Stomach Bloating: 7 Yoga Poses That Help

Previously, I wrote about the foods that help and aggravate your stomach bloating symptoms. I had really positive feedback from it so I know many people are affected by it in some form or other (it’s also one of the most common symptoms I see in nutrition clinics). If you regularly feel bloated (once a week or more), talking to or working with a nutritionist like me or any other functional medicine practitioner can help you get to the bottom of what’s causing it.

In the meantime, as a yoga teacher too, here are some thoughts on why yoga poses may help relieve your bloating in the short-term, and what to be mindful of when doing the suggested poses.

 

Why Would Yoga Poses Help?

Often, what happens with bloating is pockets of gas are stuck along the intestinal tract, or some digestive functions aren’t working optimally. By using breath and movement, we can encourage the peristaltic movement of the gut, to help keep things moving along and stimulate digestive secretions.

 

Relaxing the Belly

In poses where you’re folded forwards or laying supine on your back, you want to think of actively relaxing any tension in the abdomen. As women, what tends to happen when we’re bloated is the tendency to want to suck the belly in. This creates more tension in the gut and stops or blocks the flow of peristalsis that’s needed to move things through it. So for the 10 - 15 minutes you’re on your mat at home - you want to think of “letting it all hang out”.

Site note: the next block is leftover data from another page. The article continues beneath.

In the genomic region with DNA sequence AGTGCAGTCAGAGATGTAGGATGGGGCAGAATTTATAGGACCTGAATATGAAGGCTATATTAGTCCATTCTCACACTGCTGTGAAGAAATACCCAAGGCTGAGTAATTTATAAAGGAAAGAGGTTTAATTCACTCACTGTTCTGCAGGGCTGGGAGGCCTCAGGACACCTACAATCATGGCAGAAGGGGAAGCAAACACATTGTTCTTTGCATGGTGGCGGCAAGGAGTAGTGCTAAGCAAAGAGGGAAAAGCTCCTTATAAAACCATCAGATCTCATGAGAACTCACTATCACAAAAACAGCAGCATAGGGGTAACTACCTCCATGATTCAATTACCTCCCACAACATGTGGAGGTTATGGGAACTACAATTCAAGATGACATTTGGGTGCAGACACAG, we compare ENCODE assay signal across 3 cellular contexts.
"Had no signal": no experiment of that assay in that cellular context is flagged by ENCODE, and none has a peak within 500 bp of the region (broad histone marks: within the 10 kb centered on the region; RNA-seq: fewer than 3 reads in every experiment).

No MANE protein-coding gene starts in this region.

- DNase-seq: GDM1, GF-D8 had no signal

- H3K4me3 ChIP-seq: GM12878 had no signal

Nobody’s watching - relax your belly, let the gut hang out - who cares about that muffin top!

 

Twisting Poses

In poses like the twists, think of what it’s like when you’ve got the garden hose running and you stop the flow for a few seconds when you twist or step on the hose.... When you release it, more water starts blasting through as you’d built up some pressure within it. Similarly with your small and large intestines - you encourage the movement of food/ digestive juices/ gases by twisting and holding it through a few breaths (building up the pressure), then releasing the twist to encourage a bigger flow/ more movement internally.

The following poses can be done in a sequence in the order they’re presented, and can also be helpful for any other digestive issues like constipation or gas.


 

Balasana (Child’s Pose)

  • Inhale: Kneel on mat, bring knees wider than the hips with toes touching.